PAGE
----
Freekeh is so unusual as generally the grains we use have been allowed to mature and dry on the head.
This dish is a take on an Ottolenghi dish from his book, Plenty, but has some minor variations. It is beautifully cooked by simmering for 15 mins and then leaving covered, to steam until cooked. Then it is tossed with herbs and topped with garlicky lemon yoghurt before serving.
Similar recipes include Green Beans with Freekeh, Walnuts and Tahini, Barley Pilaf with Mushrooms, and Rice and Cauliflower Pilaf.
Browse all of our Freekeh recipes and all of our Pilafs. Our Middle Eastern dishes are here. Or browse our Late Spring collection of recipes.
Continue reading “Freekeh Pilaf with Herbs and Yoghurt Dressing”
As broad beans get older, they suit purees and spreads really well. It is very simple – simmer them for some time, peel each bean, and then puree them with herbs. It makes a delicious snack on toast – I love it at morning tea time with a good cuppa. Or use the puree to make a fresh, spring soup by adding some stock or water and thinly sliced spring vegetables.
Are you after other Broad Bean recipes? Try Broad Bean and Mint Mash, Fava Bean Puree with Dill, Glorious Five Bean Salad, and 13 Treasure Happiness Soup.
You might like to look at our other Broad Bean Purees here, and all of our Broad Bean recipes. Browse our Italian recipes as well. Or take time out and explore our Late Spring recipes.
Continue reading “Broad Bean Puree with Chilli Oil”
This subzi is a quick okra dish, ready in less than 20 mins, and layered with spices. Its a great tiffin dish and can be served with rice and a chutney for a quick meal. Or afternoon snack.
Are you after similar recipes? Try Okra with a Cumin and Yoghurt Sauce, Stir fried Okra with Sesame Seed, Okra with Onions and Ladyfinger Masala.
You can browse all of our Okra recipes and all of our Subzi dishes. All of our Indian dishes are here and Indian Essentials here. Or browse our Mid Winter dishes for warming inspiration.
Continue reading “Bhindi Subzi | Stir Fried Okra with Spices”
This Umbrian Sauce is an approximation of an old recipe for a sauce which is said to cure many maladies, using modern day ingredients. It keeps very well in the fridge, so if you are feeling under the weather, make a batch and drizzle it on everything. I do love it on a green salad. Since moving into this house with its excellent back yard, we are never without greens suitable for salads.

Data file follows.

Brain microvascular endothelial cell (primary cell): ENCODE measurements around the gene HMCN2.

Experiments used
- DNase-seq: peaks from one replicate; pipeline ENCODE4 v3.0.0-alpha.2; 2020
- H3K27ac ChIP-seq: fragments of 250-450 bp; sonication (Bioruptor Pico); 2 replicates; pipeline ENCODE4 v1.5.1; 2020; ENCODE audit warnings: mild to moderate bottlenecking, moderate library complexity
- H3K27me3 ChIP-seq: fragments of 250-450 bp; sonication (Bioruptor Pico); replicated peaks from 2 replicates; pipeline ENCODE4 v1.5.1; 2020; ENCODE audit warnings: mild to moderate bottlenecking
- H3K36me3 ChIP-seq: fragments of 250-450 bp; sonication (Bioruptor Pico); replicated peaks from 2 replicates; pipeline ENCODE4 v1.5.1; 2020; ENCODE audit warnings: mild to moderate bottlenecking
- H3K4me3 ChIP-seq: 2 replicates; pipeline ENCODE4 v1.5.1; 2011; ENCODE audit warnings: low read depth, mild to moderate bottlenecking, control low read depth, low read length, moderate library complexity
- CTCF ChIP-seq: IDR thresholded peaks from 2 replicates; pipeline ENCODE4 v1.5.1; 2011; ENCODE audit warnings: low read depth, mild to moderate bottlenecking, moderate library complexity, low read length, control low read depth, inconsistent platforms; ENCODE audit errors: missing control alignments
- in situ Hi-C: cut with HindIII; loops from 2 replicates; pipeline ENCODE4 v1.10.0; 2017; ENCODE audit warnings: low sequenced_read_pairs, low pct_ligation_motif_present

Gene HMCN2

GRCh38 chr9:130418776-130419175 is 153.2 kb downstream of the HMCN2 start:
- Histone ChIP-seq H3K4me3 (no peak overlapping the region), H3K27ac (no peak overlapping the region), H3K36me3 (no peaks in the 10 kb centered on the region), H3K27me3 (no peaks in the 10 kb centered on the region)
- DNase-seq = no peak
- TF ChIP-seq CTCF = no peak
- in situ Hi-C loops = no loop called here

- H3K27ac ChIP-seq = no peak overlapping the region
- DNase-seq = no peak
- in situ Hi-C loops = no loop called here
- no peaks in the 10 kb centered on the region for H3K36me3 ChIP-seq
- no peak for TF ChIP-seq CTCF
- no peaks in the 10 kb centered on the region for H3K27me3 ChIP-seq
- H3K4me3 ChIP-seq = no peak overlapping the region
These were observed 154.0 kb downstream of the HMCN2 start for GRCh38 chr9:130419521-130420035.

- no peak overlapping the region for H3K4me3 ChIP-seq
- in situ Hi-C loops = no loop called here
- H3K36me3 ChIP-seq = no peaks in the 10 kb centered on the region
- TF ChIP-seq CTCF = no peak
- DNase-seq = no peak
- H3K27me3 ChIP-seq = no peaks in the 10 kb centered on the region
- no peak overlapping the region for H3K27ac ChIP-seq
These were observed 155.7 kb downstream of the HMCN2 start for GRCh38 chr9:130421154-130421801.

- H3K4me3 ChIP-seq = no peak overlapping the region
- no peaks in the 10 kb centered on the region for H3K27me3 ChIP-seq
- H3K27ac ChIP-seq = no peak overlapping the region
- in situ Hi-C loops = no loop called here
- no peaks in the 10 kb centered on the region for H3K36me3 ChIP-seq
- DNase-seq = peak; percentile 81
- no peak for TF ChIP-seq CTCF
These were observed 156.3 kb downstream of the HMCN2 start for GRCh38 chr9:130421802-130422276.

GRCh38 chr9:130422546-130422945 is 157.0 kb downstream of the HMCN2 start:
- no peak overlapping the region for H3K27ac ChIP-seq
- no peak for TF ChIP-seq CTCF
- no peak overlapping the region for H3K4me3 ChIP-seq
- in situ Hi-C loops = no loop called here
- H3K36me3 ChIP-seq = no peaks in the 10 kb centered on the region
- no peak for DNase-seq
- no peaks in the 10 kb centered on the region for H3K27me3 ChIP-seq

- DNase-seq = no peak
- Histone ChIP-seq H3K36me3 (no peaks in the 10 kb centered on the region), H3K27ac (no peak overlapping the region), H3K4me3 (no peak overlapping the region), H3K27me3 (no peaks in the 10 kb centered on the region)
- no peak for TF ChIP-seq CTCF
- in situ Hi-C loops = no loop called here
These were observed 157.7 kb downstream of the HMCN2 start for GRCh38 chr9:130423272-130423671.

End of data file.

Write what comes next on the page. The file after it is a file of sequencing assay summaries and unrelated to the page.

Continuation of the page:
It is herby and mustardy. You can imagine why it has a reputation of being a cure-all.
Similar recipes include Garlic-Yoghurt Dressing, Roast Capsicum Sauce and Dressing, Almond Butter Dressing, and Umbrian Broad Bean Puree.
You might like to browse our Dressings here and Sauces here. Our Italian recipes are here. Or browse our Late Summer recipes.
Continue reading “Umbrian Sauce for a Cure | Salsa di Curata | Herby Mustard Sauce or Dressing”
How hot can Summer days get! Even the days before Summer officially begins can have a real bite. On those days you can reach for the coolness of white wine, of course, and in this house we make a range of lassi drinks, fruit juices and iced cordials.
One thing we love is to reach for the Zucchinis and make a healthy and refreshing juice, guaranteed to combat the heat without putting a wobble in your step.
Who knew that zucchini juice is so good? I discovered it one recent summer when my neighbour kept gifting me huge zucchinis from their organic farm. There are only so many zucchinis a girl can eat! They don’t really dehydrate well, and I had made enough zucchini pickles and preserves to last all winter. So I decided to try juicing them. It was a revelation.
I am here to tell you that zucchini juice is amazing! On its own or mixed with other fruits and vegetables, it is pure refreshment in a glass on a hot morning, afternoon or evening.
Similar recipes include Watermelon Juice with Ginger and Mint, Green Tea, Apple Juice and Strawberry Cooler, Strawberry Frappe, and Summer Cooling Drinks with Juices.
Browse all of our Zucchini recipes and all of our Juices. Our Cooling Drinks are here. Or explore our Mid Summer recipes.
Continue reading “A New Juice for Summer – Zucchini Juice”